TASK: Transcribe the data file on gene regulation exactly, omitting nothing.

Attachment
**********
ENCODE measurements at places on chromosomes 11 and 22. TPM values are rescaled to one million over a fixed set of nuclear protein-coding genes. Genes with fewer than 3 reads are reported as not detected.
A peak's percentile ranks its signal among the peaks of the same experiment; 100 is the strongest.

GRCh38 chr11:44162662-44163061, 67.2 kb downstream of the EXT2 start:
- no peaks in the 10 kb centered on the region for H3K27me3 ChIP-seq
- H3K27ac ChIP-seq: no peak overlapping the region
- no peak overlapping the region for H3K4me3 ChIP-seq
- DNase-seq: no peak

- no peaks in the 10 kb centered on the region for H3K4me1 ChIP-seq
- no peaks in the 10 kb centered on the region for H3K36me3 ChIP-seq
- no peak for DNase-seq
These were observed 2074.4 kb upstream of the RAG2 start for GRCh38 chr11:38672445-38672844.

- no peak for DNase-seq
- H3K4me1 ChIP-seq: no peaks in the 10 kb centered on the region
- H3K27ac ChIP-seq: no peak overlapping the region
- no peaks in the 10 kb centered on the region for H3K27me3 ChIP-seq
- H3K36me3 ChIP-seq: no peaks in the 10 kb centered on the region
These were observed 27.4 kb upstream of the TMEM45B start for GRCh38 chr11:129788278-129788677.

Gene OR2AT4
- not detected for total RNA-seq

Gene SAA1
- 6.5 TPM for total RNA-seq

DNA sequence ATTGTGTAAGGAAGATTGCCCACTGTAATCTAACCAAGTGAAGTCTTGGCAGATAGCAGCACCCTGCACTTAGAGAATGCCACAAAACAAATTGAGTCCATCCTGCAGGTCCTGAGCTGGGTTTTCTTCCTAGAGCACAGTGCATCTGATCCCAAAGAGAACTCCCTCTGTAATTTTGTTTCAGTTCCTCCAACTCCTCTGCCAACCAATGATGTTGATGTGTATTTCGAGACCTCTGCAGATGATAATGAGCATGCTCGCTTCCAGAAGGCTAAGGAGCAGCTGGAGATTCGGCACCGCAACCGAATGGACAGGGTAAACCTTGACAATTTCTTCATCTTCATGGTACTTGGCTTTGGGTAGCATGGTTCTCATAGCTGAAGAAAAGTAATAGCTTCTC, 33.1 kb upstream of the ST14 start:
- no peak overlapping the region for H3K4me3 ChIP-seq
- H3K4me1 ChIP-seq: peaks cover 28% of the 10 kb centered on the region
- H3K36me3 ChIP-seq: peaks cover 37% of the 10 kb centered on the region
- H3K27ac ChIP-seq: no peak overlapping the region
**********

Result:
ENCODE measurements at places on chromosomes 11 and 22. TPM values are rescaled to one million over a fixed set of nuclear protein-coding genes. Genes with fewer than 3 reads are reported as not detected.
A peak's percentile ranks its signal among the peaks of the same experiment; 100 is the strongest.

GRCh38 chr11:44162662-44163061, 67.2 kb downstream of the EXT2 start:
- no peaks in the 10 kb centered on the region for H3K27me3 ChIP-seq
- H3K27ac ChIP-seq: no peak overlapping the region
- no peak overlapping the region for H3K4me3 ChIP-seq
- DNase-seq: no peak

- no peaks in the 10 kb centered on the region for H3K4me1 ChIP-seq
- no peaks in the 10 kb centered on the region for H3K36me3 ChIP-seq
- no peak for DNase-seq
These were observed 2074.4 kb upstream of the RAG2 start for GRCh38 chr11:38672445-38672844.

- no peak for DNase-seq
- H3K4me1 ChIP-seq: no peaks in the 10 kb centered on the region
- H3K27ac ChIP-seq: no peak overlapping the region
- no peaks in the 10 kb centered on the region for H3K27me3 ChIP-seq
- H3K36me3 ChIP-seq: no peaks in the 10 kb centered on the region
These were observed 27.4 kb upstream of the TMEM45B start for GRCh38 chr11:129788278-129788677.

Gene OR2AT4
- not detected for total RNA-seq

Gene SAA1
- 6.5 TPM for total RNA-seq

DNA sequence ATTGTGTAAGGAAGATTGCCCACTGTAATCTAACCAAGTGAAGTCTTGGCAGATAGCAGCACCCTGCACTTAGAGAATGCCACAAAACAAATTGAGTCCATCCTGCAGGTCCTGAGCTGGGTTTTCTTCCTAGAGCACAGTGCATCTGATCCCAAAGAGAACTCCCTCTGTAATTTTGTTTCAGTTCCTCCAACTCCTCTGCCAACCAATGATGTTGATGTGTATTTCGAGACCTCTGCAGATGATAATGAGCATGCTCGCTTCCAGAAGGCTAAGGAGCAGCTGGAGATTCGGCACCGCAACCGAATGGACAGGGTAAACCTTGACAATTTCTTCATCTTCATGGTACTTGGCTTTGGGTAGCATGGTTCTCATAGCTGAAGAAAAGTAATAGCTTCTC, 33.1 kb upstream of the ST14 start:
- no peak overlapping the region for H3K4me3 ChIP-seq
- H3K4me1 ChIP-seq: peaks cover 28% of the 10 kb centered on the region
- H3K36me3 ChIP-seq: peaks cover 37% of the 10 kb centered on the region
- H3K27ac ChIP-seq: no peak overlapping the region